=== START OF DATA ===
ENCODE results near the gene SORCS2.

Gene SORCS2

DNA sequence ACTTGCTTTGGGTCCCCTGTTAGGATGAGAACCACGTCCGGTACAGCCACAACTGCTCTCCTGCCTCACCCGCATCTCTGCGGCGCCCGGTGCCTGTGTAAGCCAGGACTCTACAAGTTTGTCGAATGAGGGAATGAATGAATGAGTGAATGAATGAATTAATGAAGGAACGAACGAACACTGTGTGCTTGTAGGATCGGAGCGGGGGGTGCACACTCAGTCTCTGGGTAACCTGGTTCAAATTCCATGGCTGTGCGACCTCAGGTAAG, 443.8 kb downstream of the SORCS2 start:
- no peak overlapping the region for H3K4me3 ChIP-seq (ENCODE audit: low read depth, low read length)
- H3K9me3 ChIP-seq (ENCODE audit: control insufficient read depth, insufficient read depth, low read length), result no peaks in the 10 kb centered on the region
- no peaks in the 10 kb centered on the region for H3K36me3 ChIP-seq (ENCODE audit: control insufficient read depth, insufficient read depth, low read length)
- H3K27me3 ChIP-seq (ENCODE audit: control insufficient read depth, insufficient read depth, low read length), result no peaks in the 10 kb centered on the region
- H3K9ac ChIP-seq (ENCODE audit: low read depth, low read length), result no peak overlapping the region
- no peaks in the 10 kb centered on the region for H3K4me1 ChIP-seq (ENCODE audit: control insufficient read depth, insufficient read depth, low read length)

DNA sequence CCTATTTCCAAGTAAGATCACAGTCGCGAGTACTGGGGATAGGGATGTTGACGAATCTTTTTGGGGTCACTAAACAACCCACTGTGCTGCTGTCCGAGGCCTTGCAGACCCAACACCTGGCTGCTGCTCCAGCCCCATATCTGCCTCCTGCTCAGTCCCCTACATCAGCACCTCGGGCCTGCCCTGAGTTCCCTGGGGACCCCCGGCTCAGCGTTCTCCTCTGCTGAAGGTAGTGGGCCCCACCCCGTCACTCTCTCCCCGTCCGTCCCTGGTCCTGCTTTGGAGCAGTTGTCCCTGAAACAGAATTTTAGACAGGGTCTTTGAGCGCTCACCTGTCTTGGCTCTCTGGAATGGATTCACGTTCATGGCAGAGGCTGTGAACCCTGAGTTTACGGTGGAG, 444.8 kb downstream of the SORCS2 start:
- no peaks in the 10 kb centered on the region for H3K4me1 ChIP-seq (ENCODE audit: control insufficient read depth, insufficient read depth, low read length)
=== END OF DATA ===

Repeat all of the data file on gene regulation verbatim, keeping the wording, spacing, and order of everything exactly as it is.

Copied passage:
ENCODE results near the gene SORCS2.

Gene SORCS2

DNA sequence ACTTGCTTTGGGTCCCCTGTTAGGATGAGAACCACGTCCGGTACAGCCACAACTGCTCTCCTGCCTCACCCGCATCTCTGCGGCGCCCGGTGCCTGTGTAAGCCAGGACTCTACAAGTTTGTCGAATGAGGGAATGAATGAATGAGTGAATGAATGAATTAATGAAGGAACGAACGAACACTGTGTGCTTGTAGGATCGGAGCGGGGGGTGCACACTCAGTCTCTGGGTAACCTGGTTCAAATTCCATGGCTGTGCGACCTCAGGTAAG, 443.8 kb downstream of the SORCS2 start:
- no peak overlapping the region for H3K4me3 ChIP-seq (ENCODE audit: low read depth, low read length)
- H3K9me3 ChIP-seq (ENCODE audit: control insufficient read depth, insufficient read depth, low read length), result no peaks in the 10 kb centered on the region
- no peaks in the 10 kb centered on the region for H3K36me3 ChIP-seq (ENCODE audit: control insufficient read depth, insufficient read depth, low read length)
- H3K27me3 ChIP-seq (ENCODE audit: control insufficient read depth, insufficient read depth, low read length), result no peaks in the 10 kb centered on the region
- H3K9ac ChIP-seq (ENCODE audit: low read depth, low read length), result no peak overlapping the region
- no peaks in the 10 kb centered on the region for H3K4me1 ChIP-seq (ENCODE audit: control insufficient read depth, insufficient read depth, low read length)

DNA sequence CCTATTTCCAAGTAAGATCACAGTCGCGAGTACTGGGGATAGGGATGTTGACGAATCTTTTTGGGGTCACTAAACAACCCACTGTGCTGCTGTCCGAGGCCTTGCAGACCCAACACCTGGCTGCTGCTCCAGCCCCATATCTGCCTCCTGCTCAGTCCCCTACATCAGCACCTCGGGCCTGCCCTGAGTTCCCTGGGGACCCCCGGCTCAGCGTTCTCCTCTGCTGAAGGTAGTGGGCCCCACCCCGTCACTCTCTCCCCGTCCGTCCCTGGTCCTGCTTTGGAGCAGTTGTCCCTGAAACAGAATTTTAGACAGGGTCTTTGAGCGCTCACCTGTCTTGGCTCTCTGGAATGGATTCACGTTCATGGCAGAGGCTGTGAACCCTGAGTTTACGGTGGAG, 444.8 kb downstream of the SORCS2 start:
- no peaks in the 10 kb centered on the region for H3K4me1 ChIP-seq (ENCODE audit: control insufficient read depth, insufficient read depth, low read length)